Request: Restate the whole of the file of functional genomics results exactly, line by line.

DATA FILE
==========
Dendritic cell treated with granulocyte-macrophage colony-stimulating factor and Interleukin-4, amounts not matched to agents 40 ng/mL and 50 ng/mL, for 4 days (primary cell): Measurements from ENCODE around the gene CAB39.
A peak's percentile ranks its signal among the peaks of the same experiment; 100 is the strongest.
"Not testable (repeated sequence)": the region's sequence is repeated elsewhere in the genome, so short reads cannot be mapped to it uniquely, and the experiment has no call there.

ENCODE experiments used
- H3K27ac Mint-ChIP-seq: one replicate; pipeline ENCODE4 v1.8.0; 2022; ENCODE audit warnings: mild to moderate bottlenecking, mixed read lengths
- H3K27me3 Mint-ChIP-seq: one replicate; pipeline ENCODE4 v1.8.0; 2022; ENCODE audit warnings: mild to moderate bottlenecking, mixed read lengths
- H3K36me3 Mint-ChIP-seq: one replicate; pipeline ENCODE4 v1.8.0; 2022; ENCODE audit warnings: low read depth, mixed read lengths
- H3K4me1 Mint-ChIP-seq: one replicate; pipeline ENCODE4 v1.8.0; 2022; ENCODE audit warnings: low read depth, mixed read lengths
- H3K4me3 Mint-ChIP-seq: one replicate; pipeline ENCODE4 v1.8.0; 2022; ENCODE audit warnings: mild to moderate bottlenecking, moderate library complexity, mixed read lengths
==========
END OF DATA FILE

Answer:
Dendritic cell treated with granulocyte-macrophage colony-stimulating factor and Interleukin-4, amounts not matched to agents 40 ng/mL and 50 ng/mL, for 4 days (primary cell): Measurements from ENCODE around the gene CAB39.
A peak's percentile ranks its signal among the peaks of the same experiment; 100 is the strongest.
"Not testable (repeated sequence)": the region's sequence is repeated elsewhere in the genome, so short reads cannot be mapped to it uniquely, and the experiment has no call there.

ENCODE experiments used
- H3K27ac Mint-ChIP-seq: one replicate; pipeline ENCODE4 v1.8.0; 2022; ENCODE audit warnings: mild to moderate bottlenecking, mixed read lengths
- H3K27me3 Mint-ChIP-seq: one replicate; pipeline ENCODE4 v1.8.0; 2022; ENCODE audit warnings: mild to moderate bottlenecking, mixed read lengths
- H3K36me3 Mint-ChIP-seq: one replicate; pipeline ENCODE4 v1.8.0; 2022; ENCODE audit warnings: low read depth, mixed read lengths
- H3K4me1 Mint-ChIP-seq: one replicate; pipeline ENCODE4 v1.8.0; 2022; ENCODE audit warnings: low read depth, mixed read lengths
- H3K4me3 Mint-ChIP-seq: one replicate; pipeline ENCODE4 v1.8.0; 2022; ENCODE audit warnings: mild to moderate bottlenecking, moderate library complexity, mixed read lengths